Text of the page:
Well,time to sign off, Thanks again for the best damn show their is.

Have a good one CB, you the BEST. Hope to be back to rant some more.You’ll be hearing from me by the end of the week.

Zemanta Pixie

June 15, 2008

Posted by claireblang in Drivers, Trackside.
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Race Morning POSTcard – Michigan International Raceway

Driver’s Meeting:
Pit Road Speed: 55 miles Per Hour
Race: 200 Laps: 400 Miles

Race Director David Hoots gave the drivers and crew chiefs the basic rules and procedure announcements. At the end of the meeting – there was one question – from Mark Martin on the yellow line and exiting pit road. “All four tires (must be) below the yellow line past the exit of turn two,” David Hoots said, adding “Happy Father’s Day Everybody, Tim will you lead us in prayer please.” The call for prayer always ends the driver’s meeting.

The basic name visitors at the drivers meeting were execs from the big American auto manufacturers who are based here in Michigan.

Today, in addition to praying for all fathers and for a safe race, silent prayer was also extended to the weather that rain holds out and that we get this race in today. Keep your eye on the storms coming our way.

Kyle Busch and Ron Hornaday – Doubt a Penalty is Coming
It does not look to me like NASCAR will issue penalties related to the “conversation” that occurred between Ron Hornaday and Kyle Busch after the NASCAR Craftsman Truck series race here in Michigan on Saturday. NACSAR says the occurrence must be pretty blatant before they step in. Even if he’s aggressive in their eyes, sometimes NASAR lets the garage settle itself down and the drivers work it out on the track. They may pull a driver aside and tell him that he’s over the edge and needs to settle down. That can even happen without the other drivers or media finding out. Hornaday went to look for Busch here yesterday- and the two had a heated discussion. It does not appear that NASCAR sees anything that would warrant a penalty. If NASCAR does not tell Busch to settle down – I’m hearing that a driver or two may use the opportunity of the next short track race to (without being blatant) settle him down just a little themselves. It’s standard procedure in the garage. This could come back to bite him when he really needs it. Time will tell. It seemed to me as if Kyle didn’t crash Hornaday on purpose as much as thinking that he could pull off a spectacular move that he could not. Maybe overconfidence in that situation rather than blatantly trying to take Hornaday out. I do know some fans think it was on purpose.

Ron Fellows in the 01 at Sonoma:
Dale Earnhardt, Inc’s John Story confirmed that DEI is putting Ron Fellows in the 01 car at Infineon Raceway this coming week.”We have 100% commitment in Regan (Smith) and the job that he has been doing. But we felt like when you have the rare opportunity to work with a guy like Ron Fellows whose definitely a top five guy in this field at Infineon you know we gotta take advantage of that opportunity and see if we can go out and score maximum points. It will help us all -it will help the 01 car and it will help Regan personally to make sure we get a little cushion between us and 36th place.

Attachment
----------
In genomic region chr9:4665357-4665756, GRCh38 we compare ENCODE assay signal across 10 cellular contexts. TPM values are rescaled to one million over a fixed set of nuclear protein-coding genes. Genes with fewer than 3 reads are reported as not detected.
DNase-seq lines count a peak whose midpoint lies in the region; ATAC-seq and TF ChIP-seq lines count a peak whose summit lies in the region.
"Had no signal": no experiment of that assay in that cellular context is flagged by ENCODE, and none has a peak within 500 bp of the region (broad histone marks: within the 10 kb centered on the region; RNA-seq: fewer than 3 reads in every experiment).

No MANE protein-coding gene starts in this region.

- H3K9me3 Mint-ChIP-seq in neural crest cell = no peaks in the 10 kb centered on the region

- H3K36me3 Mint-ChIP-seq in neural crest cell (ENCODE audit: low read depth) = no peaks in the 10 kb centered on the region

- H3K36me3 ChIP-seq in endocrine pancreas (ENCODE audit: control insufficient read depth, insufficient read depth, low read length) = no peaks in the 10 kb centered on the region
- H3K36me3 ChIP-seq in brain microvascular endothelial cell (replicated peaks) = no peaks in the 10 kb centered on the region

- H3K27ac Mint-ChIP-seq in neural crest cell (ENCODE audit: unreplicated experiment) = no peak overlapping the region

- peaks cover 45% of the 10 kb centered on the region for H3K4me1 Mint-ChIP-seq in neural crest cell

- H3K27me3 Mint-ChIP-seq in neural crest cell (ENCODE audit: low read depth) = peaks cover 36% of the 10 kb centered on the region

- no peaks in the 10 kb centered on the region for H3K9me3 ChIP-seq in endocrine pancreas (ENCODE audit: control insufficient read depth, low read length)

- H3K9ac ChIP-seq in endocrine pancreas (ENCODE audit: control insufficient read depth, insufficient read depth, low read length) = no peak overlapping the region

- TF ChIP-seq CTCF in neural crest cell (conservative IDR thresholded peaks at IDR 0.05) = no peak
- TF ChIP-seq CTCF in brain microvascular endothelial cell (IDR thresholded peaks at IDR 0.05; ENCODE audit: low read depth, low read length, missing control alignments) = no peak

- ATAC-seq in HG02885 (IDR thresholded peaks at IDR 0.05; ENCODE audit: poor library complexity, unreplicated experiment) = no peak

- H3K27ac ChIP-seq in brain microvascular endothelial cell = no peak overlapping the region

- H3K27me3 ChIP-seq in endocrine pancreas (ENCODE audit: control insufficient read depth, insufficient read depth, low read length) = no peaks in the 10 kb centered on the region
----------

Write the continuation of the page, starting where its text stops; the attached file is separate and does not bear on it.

Happy Father’s Day:

Happy Father’s Day to my own father, John Bennett who I would be so enjoying spending the day with in Madison, Wisconsin – if I was not living the dream covering NASCAR and traveling the country on the circuit. My father taught me that you really can achieve anything if you are willing to work hard for it and he worked hard his entire life to support the family – sometimes too hard. Now – is his time to kick back and I’d love being at home today ’cause he makes a mean turkey on the grill and he’s a very smart man. Sweet! My father was a silver medal winner in the 1956 Olympics in Melbourne – but with or without that we are always proud of him. Happy Fathers Day dad!

Enjoy your fathers – Enjoy the day!
It should be a great race!

Claire B

Zemanta Pixie

TRANSCRIPT OF Brian France News Conference June 14, 2008

Posted by claireblang in Controversy.
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NASCARImage via WikipediaFrance Addresses Media;

“Knowing what I know now and not to compromise the investigation at all and I’m not going to do that I can tell you not to jump to conclusions about what a lawsuit attempts to say in an attempt to create some monitory reward for themselves. We’ve been down this road before and usually the facts are something different than the lawsuit and we’ll just have to let the facts come out as they will” Brian France to the media at MIS 6/14/08

NASCAR Chairman and CEO Brian France entered the Michigan International Speedway media conference room at 1:30 p.m. EST Saturday wearing dress slacks and a shirt with sleeves rolled up. In other words – no formal suit.

He was there to address the media and take questions about the $225 million discrimination and harassment lawsuit filed last week by a former official of NASCAR in the Nationwide Series. When asked whether he came to Michigan specifically for the news conference or if he was coming to the race anyway he joked, “I always like to fly up to see you guys (media) personally, so, no I was going to be here anyway.”

Then France made a statement and opened the floor for questions.


TRANSCRIPT OF Brian France News Conference
May 14, 2008:
BRIAN FRANCE: I wanted to make a couple of comment regarding a couple of items that are in the news for us. One of the comments is in respect to a lawsuit that was filed on Tuesday and a subsequent investigation we have under way to review those claims that were made. I think I mentioned earlier in the week that the most disappointing thing to me is that we found out about the alleged claims after you did in the media via a national lawsuit that seeks a lot of money.